In the first hour of post-operative period, patient complained severe pain at the operating site. Inj. tramadol 200 mg i.v. was advised and ordered to repeat 8 th hourly. Four hours later, patient had adequate pain relief. Second dose of tramadol was administered at 8 th hour. Patient was found increasingly drowsy and further tramadol injection was omitted. Patient became unresponsive at 17 th hour with sluggish low respiratory rate breathing. ABG showed pH of 6.989, pCO 2 of 121.4 mmHg, pO 2 of 57.1 mmHg, HCO 3 of 28.6 mmol/l and SpO 2 of 65%. Emergency intubation was done and mechanical ventilation was started. Inj. Naloxone 0.4 mg i.v. was administered. Subsequently, patient was conscious with adequate mechanical ventilation. ABG parameters improved further. Patient was extubated at 28 th hour.

In clinical practice, respiratory depression by tramadol is extremely rare. [3] Previous studies shown unaltered end-tidal CO 2 changes or respiratory functions with tramadol usage in contrast to injection morphine [4] or pethedine [5] in spontaneously breathing patients. Further, the respiratory rate, arterial O 2 and CO 2 tensions were found normal in spontaneously breathing patients following upper abdominal surgeries who received epidural tramadol. [6] Teppema et al.[7] observed dose dependent respiratory depression due to tramadol in cats in doses 1-4 mg/kg and highlight the similar possibility in humans in the early postoperative period when residual anaesthetic effects still existing. However, our patient had dose of 1.5 mg/kg and the respiratory effects were observed in late post operative period where anaesthetic effects are ruled out.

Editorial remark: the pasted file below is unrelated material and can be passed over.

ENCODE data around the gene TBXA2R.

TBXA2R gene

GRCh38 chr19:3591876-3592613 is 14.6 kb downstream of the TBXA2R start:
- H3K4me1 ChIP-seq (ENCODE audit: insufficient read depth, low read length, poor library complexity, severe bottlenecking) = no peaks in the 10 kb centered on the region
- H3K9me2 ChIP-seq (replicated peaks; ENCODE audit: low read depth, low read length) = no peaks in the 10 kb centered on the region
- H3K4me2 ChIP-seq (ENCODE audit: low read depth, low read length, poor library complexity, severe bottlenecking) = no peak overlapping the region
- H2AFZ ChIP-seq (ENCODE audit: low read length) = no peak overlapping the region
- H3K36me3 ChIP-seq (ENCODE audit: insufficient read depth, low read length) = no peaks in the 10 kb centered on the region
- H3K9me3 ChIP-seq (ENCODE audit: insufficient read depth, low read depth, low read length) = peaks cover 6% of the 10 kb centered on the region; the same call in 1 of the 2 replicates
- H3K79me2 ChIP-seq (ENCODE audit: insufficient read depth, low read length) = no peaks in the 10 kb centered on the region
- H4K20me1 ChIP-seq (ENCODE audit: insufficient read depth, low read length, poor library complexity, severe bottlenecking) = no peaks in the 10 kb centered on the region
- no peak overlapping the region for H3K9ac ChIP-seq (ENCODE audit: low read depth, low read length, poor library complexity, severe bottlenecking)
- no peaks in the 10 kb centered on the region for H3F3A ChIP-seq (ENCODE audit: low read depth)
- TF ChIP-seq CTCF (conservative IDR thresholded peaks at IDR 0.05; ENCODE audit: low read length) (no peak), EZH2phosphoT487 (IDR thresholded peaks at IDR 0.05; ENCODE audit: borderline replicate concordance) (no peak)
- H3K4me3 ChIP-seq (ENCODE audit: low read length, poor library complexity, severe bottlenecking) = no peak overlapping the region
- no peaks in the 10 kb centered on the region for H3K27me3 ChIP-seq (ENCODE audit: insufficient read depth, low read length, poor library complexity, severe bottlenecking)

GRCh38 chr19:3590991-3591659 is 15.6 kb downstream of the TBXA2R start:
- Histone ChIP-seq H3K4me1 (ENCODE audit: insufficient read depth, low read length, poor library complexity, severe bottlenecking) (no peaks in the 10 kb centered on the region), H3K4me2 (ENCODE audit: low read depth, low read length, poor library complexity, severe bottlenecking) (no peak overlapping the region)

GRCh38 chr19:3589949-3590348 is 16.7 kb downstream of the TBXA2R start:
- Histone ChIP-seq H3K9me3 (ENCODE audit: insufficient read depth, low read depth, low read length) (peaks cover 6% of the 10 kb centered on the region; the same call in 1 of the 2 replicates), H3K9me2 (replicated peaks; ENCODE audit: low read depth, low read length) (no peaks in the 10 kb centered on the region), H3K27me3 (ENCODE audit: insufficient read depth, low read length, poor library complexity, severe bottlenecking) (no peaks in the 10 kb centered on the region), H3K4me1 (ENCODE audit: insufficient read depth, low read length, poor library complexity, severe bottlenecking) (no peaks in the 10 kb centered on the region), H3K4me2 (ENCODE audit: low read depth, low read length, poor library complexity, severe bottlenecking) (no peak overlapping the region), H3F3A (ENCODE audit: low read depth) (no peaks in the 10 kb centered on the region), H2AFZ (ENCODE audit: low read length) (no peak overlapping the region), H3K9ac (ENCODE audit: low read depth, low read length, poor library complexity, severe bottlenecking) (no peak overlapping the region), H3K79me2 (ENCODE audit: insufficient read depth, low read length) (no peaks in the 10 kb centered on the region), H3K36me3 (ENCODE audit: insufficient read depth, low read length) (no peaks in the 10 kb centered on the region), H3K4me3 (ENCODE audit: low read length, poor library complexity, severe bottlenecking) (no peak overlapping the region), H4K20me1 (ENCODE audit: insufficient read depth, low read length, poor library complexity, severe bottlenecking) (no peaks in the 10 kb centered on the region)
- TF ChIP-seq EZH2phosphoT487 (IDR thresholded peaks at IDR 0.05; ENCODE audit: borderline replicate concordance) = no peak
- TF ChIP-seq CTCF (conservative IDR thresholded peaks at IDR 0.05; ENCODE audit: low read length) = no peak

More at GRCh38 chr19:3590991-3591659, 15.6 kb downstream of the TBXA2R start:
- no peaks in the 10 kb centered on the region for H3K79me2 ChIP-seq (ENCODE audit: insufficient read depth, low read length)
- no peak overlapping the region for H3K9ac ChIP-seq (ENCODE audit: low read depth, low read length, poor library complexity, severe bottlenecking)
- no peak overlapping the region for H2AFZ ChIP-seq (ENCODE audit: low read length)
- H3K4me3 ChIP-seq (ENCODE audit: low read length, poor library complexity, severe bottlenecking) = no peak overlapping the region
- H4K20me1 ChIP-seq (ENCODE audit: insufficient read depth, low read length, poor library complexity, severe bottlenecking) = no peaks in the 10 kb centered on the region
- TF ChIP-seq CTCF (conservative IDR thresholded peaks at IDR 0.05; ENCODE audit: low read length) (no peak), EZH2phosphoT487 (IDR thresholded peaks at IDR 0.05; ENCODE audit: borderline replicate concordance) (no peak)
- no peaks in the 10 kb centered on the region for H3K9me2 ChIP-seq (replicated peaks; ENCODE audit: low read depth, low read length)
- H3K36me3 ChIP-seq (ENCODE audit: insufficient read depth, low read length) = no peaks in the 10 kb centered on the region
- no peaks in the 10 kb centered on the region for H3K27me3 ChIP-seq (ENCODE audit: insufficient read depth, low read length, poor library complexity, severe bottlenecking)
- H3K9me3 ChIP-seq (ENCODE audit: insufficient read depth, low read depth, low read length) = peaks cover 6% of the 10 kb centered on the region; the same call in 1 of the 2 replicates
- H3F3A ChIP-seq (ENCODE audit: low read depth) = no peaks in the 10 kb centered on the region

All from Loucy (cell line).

Our patient had minimally altered but adequate pulmonary functions. Preoperative ABG showed minimally increased CO 2 levels, a significant increase in CO 2 level and unresponsiveness followed tramadol injections suggesting the possibility of respiratory depression by tramadol. Should the primary cause of respiratory depression be due to pulmonary insufficiency, then patient would have developed respiratory failure in the early post operative period itself when the residual anaesthetic effects still persist. Our patient had excellent recovery from anaesthesia. Conscious patient with complete cognitive and neuromuscular recovery usually need further sedation (and paralysis) for elective mechanical ventilation. Further, respiratory function was unaffected by the surgical incision. Thus, elective mechanical ventilation was not considered.

Respiratory depression following iatrogenic tramadol overuse can occur in individuals carrying CYP 2 D 6 duplication (ultrarapid metabolisers, UM). [8] These patients display increased enzyme activity for tramadol, resulting highly increased transformation to active metabolite (+)ODT. However, Asian population have the lowest incidence of 0.5%-2.5% of the CYP 2 D 6 UM genotype, compared to other continents, and the possibility of having such a genotype in our patient could be rare. Routine screening tests for UM genotyping (by polymerase chain reaction) may not be economically feasible, which is a limiting factor to investigate further in our clinical settings.

References